No, you’re not imagining it — package sizes are shrinking
NEW YORK (AP) — It’s the inflation you’re not supposed to see. From toilet paper to yogurt to corn chips, manufacturers are quietly shrinking package sizes without lowering prices. It’s dubbed “shrinkflation,” and it’s accelerating worldwide. In the U.S., a small box of Kleenex now has 60 tissues; a few months ago, it had 65. In the U.K., Nestle slimmed down coffee tins from...
No, you’re not imagining it — package sizes are shrinking
NEW YORK (AP) — It’s the inflation you’re not supposed to see. From toilet paper to yogurt to corn chips, manufacturers are quietly shrinking package sizes without lowering prices. It’s dubbed “shrinkflation,” and it’s accelerating worldwide. In the U.S., a small box of Kleenex now has 60 tissues; a few months ago, it had 65. In the U.K., Nestle slimmed down coffee tins from 100 grams to 90 grams. Shrinkflation isn’t new, experts say. But it proliferates in times of high inflation as companies grapple with rising costs for ingredients, packaging, labor and transportation.
Senate panel backs Michael Barr, Biden pick as Fed regulator
WASHINGTON (AP) — The nomination of Michael Barr, President Joe Biden’s choice to be the top regulator on the Federal Reserve’s Board of Governors, was approved by a congressional committee and sent on the full Senate. Barr, who served as a top Treasury Department official in the Obama administration, is considered likely to be confirmed by the full Senate. A confirmation vote would make him the third of Biden’s nominees to join the Fed’s board and would further solidify Biden’s stamp on the central bank. It would also fill the last of seven seats on the board just as the Fed is grappling with the worst inflation spike in four decades.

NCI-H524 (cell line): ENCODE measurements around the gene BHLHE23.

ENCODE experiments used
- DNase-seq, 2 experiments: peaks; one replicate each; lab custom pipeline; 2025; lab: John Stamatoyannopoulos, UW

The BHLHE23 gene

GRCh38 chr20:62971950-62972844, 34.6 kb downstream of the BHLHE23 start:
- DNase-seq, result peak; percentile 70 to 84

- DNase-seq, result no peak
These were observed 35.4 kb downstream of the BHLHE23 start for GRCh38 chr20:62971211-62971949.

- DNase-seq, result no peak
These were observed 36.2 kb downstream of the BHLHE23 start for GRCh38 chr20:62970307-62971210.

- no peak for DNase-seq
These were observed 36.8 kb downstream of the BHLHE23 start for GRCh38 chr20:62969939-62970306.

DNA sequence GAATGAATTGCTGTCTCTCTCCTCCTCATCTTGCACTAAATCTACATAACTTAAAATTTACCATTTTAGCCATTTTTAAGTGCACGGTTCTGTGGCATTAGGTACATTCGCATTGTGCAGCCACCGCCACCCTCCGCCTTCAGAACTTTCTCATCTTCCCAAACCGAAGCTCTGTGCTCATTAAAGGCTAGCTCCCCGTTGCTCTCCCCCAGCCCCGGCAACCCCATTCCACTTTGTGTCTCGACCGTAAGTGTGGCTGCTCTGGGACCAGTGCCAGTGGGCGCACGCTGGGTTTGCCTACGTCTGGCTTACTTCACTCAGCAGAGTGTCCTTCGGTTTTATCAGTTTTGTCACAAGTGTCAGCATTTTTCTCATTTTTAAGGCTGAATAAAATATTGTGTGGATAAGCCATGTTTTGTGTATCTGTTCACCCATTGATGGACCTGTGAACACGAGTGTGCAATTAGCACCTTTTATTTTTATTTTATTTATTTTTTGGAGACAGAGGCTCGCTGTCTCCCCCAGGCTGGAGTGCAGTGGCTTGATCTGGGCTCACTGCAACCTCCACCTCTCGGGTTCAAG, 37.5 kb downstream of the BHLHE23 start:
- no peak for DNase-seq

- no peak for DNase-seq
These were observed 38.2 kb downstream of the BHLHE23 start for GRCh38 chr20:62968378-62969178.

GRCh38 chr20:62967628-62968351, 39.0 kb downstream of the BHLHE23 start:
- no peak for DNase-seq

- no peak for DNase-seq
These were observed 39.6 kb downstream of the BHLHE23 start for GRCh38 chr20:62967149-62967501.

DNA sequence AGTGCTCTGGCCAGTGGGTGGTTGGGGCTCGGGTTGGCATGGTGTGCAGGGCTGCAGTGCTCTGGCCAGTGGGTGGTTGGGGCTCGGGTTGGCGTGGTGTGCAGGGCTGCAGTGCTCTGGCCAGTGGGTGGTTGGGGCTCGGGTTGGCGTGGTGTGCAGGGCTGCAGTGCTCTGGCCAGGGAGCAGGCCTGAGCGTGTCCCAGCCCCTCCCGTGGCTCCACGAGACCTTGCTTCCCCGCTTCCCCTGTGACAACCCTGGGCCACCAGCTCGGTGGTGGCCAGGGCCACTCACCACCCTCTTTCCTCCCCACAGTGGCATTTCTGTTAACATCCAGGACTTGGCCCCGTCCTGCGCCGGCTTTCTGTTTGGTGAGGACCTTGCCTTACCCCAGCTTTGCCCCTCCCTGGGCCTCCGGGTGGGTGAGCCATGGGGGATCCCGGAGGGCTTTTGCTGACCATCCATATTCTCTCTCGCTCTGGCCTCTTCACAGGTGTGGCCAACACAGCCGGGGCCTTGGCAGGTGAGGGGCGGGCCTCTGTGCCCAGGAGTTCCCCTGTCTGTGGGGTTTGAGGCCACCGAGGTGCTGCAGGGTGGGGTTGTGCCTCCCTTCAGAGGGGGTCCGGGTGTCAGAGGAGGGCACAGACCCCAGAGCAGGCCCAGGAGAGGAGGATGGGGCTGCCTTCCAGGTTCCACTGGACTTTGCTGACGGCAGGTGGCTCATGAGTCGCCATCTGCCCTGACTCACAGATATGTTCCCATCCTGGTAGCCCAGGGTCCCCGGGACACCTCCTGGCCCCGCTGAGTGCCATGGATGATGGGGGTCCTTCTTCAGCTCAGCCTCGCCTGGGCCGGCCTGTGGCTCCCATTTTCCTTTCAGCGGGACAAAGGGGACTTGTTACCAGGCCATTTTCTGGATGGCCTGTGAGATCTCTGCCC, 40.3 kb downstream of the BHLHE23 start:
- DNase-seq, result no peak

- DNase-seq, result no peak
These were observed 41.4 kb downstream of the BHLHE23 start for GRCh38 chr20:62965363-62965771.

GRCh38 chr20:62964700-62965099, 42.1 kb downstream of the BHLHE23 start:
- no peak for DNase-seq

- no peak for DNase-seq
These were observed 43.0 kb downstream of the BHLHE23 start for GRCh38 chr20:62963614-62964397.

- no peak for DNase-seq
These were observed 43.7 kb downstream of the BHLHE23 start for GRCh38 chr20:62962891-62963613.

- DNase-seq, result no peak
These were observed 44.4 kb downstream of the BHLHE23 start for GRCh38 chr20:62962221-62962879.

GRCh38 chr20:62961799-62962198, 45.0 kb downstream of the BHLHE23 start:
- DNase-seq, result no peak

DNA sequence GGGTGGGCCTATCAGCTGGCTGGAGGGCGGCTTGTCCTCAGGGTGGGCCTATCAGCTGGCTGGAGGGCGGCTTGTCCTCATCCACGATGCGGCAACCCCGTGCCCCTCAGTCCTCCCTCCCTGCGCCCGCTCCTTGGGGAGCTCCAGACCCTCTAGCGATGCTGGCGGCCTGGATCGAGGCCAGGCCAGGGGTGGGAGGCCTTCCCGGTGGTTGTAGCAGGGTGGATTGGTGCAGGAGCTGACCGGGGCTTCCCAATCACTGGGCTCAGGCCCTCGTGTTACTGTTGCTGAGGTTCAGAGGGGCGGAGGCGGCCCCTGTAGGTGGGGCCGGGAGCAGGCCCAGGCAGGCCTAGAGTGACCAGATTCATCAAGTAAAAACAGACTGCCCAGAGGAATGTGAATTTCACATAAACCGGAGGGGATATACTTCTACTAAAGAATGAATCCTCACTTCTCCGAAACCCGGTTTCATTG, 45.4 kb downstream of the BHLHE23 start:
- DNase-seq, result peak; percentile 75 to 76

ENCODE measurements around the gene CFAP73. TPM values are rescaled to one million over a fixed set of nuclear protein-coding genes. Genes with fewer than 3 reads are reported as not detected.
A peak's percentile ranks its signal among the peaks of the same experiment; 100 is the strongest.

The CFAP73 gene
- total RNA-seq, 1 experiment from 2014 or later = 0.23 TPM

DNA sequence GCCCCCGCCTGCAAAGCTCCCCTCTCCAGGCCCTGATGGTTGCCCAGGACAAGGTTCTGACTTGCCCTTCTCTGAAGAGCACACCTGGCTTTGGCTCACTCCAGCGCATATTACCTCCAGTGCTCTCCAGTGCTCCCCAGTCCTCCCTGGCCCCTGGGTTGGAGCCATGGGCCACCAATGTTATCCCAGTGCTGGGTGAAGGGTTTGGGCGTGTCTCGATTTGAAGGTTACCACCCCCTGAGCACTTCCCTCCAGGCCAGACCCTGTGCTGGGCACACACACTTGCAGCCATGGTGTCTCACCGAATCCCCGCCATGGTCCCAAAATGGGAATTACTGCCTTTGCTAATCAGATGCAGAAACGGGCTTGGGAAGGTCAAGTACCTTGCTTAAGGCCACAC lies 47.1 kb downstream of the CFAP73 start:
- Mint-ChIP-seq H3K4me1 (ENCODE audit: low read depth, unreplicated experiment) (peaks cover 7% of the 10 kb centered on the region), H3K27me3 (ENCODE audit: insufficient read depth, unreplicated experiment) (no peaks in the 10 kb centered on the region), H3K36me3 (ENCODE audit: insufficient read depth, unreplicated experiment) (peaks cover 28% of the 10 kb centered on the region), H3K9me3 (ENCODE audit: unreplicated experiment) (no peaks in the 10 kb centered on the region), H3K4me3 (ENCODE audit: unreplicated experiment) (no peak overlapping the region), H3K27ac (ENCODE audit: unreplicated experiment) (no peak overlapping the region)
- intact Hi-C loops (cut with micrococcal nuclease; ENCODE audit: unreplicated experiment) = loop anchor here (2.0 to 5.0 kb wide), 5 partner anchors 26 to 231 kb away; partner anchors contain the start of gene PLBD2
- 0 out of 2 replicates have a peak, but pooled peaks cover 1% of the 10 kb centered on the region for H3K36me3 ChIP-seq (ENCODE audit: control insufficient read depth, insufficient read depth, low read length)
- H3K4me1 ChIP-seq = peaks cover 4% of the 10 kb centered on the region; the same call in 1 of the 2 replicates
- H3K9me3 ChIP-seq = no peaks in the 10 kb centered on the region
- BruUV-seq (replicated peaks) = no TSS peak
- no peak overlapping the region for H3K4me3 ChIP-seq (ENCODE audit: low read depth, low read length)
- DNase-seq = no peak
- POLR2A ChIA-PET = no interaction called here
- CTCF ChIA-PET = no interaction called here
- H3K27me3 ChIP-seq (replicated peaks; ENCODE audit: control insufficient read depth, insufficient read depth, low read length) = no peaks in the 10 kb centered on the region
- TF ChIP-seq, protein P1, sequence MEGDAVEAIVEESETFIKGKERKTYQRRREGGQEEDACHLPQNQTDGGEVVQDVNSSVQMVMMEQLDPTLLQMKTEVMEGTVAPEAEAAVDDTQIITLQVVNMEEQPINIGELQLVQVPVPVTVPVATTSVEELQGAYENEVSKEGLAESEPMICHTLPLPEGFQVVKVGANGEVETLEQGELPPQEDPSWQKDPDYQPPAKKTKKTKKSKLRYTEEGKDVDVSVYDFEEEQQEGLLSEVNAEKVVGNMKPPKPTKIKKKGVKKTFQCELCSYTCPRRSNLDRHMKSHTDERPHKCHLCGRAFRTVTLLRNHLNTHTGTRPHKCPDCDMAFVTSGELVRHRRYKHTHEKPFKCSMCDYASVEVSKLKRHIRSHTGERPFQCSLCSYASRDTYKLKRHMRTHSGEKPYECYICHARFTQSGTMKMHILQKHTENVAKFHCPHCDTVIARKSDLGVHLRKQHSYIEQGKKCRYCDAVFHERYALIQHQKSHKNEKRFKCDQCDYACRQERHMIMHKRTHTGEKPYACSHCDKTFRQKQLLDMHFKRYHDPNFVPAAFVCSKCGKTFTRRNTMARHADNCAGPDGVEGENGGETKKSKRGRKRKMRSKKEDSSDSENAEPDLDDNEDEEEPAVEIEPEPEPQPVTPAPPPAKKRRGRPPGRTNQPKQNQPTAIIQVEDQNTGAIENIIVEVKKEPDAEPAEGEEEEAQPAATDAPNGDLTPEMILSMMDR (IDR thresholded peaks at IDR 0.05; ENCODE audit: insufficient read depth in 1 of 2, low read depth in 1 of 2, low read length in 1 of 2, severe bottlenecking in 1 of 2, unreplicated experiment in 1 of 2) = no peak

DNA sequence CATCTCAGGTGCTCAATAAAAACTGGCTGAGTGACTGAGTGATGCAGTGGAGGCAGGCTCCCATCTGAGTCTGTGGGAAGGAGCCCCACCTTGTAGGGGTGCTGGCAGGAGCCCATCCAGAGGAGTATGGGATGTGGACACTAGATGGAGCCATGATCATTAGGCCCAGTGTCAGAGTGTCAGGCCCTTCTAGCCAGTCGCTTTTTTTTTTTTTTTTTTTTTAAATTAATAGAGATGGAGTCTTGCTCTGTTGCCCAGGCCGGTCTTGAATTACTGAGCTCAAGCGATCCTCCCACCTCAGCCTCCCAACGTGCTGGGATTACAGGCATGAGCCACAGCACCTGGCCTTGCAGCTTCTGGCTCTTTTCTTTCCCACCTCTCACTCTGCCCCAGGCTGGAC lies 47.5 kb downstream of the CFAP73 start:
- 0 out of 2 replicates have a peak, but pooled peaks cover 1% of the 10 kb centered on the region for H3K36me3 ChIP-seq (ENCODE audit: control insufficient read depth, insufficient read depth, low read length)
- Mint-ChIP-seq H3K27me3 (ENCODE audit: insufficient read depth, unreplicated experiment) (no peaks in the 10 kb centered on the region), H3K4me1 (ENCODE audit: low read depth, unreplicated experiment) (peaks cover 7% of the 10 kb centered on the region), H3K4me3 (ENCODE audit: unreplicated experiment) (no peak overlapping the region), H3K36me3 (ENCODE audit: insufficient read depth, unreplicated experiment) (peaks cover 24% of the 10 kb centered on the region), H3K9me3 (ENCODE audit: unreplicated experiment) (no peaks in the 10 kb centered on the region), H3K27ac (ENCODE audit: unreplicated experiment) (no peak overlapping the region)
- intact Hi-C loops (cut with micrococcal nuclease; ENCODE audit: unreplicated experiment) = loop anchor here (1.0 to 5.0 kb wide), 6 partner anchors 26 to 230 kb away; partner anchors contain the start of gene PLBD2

Reports: Twitter to provide Musk with raw daily tweet data
SAN FRANCISCO (AP) — Twitter plans to offer Elon Musk access to its “firehose” of raw data on hundreds of millions of daily tweets in an effort to push forward the Tesla billionaire’s agreed-to $44 billion acquisition of the social media platform, according to multiple news reports. Twitter declined to comment. Efforts by The Associated Press to confirm those reports were not successful. Musk, who struck a legally binding agreement to buy Twitter in April, contends that the deal can’t proceed unless the company provides more information about the prevalence of fake accounts on its platform.
Russia, Turkey back plan to export grains; Ukraine doubtful
ANKARA, Turkey (AP) — Russia and Turkey say they support a safe corridor in the Black Sea to export Ukrainian grain to global markets. Turkey’s foreign minister hosted his Russian counterpart Sergey Lavrov in Ankara on Wednesday. A Turkish minister also said that Western sanctions should be lifted against Russia for allowing the grain to be exported. Ukraine was not invited to the talks, and has expressed concern that acceding to Russia’s request to remove mines from its ports could allow Moscow to attack its southern coast. The European Union accused Moscow of “weaponizing” food supplies to gain an advantage in the war.
Stocks fall as choppy trading persists on Wall Street